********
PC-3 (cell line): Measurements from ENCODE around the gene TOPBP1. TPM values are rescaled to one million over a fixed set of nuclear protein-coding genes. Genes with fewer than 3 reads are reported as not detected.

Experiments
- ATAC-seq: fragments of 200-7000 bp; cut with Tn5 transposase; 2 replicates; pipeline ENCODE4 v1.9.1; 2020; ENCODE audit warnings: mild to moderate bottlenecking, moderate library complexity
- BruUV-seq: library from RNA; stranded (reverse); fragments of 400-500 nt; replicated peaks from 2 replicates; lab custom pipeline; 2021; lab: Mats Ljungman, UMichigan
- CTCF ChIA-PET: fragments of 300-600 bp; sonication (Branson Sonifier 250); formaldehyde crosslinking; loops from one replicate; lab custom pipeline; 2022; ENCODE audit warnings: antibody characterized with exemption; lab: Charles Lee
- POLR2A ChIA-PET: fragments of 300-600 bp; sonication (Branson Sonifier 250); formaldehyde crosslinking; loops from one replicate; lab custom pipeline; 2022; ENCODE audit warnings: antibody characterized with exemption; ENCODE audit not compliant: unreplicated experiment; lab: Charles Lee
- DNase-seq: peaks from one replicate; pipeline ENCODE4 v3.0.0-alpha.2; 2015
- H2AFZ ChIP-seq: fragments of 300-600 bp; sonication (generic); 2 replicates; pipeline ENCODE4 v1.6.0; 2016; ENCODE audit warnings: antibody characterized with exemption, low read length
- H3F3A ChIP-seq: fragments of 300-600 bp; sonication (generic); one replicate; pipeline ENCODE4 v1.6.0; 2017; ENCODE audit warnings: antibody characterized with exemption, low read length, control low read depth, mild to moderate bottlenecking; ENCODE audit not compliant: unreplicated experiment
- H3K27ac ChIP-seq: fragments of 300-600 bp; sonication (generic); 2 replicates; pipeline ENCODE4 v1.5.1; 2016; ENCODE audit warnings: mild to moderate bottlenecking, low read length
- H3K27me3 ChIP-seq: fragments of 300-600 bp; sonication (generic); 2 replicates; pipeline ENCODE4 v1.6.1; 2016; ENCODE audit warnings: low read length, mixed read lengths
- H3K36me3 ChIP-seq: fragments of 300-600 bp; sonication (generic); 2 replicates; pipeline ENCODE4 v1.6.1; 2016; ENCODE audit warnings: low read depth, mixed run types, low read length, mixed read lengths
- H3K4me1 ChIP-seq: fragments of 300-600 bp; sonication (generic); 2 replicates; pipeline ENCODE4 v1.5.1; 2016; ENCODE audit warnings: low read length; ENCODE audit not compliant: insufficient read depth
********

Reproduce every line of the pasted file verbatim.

PC-3 (cell line): Measurements from ENCODE around the gene TOPBP1. TPM values are rescaled to one million over a fixed set of nuclear protein-coding genes. Genes with fewer than 3 reads are reported as not detected.

Experiments
- ATAC-seq: fragments of 200-7000 bp; cut with Tn5 transposase; 2 replicates; pipeline ENCODE4 v1.9.1; 2020; ENCODE audit warnings: mild to moderate bottlenecking, moderate library complexity
- BruUV-seq: library from RNA; stranded (reverse); fragments of 400-500 nt; replicated peaks from 2 replicates; lab custom pipeline; 2021; lab: Mats Ljungman, UMichigan
- CTCF ChIA-PET: fragments of 300-600 bp; sonication (Branson Sonifier 250); formaldehyde crosslinking; loops from one replicate; lab custom pipeline; 2022; ENCODE audit warnings: antibody characterized with exemption; lab: Charles Lee
- POLR2A ChIA-PET: fragments of 300-600 bp; sonication (Branson Sonifier 250); formaldehyde crosslinking; loops from one replicate; lab custom pipeline; 2022; ENCODE audit warnings: antibody characterized with exemption; ENCODE audit not compliant: unreplicated experiment; lab: Charles Lee
- DNase-seq: peaks from one replicate; pipeline ENCODE4 v3.0.0-alpha.2; 2015
- H2AFZ ChIP-seq: fragments of 300-600 bp; sonication (generic); 2 replicates; pipeline ENCODE4 v1.6.0; 2016; ENCODE audit warnings: antibody characterized with exemption, low read length
- H3F3A ChIP-seq: fragments of 300-600 bp; sonication (generic); one replicate; pipeline ENCODE4 v1.6.0; 2017; ENCODE audit warnings: antibody characterized with exemption, low read length, control low read depth, mild to moderate bottlenecking; ENCODE audit not compliant: unreplicated experiment
- H3K27ac ChIP-seq: fragments of 300-600 bp; sonication (generic); 2 replicates; pipeline ENCODE4 v1.5.1; 2016; ENCODE audit warnings: mild to moderate bottlenecking, low read length
- H3K27me3 ChIP-seq: fragments of 300-600 bp; sonication (generic); 2 replicates; pipeline ENCODE4 v1.6.1; 2016; ENCODE audit warnings: low read length, mixed read lengths
- H3K36me3 ChIP-seq: fragments of 300-600 bp; sonication (generic); 2 replicates; pipeline ENCODE4 v1.6.1; 2016; ENCODE audit warnings: low read depth, mixed run types, low read length, mixed read lengths
- H3K4me1 ChIP-seq: fragments of 300-600 bp; sonication (generic); 2 replicates; pipeline ENCODE4 v1.5.1; 2016; ENCODE audit warnings: low read length; ENCODE audit not compliant: insufficient read depth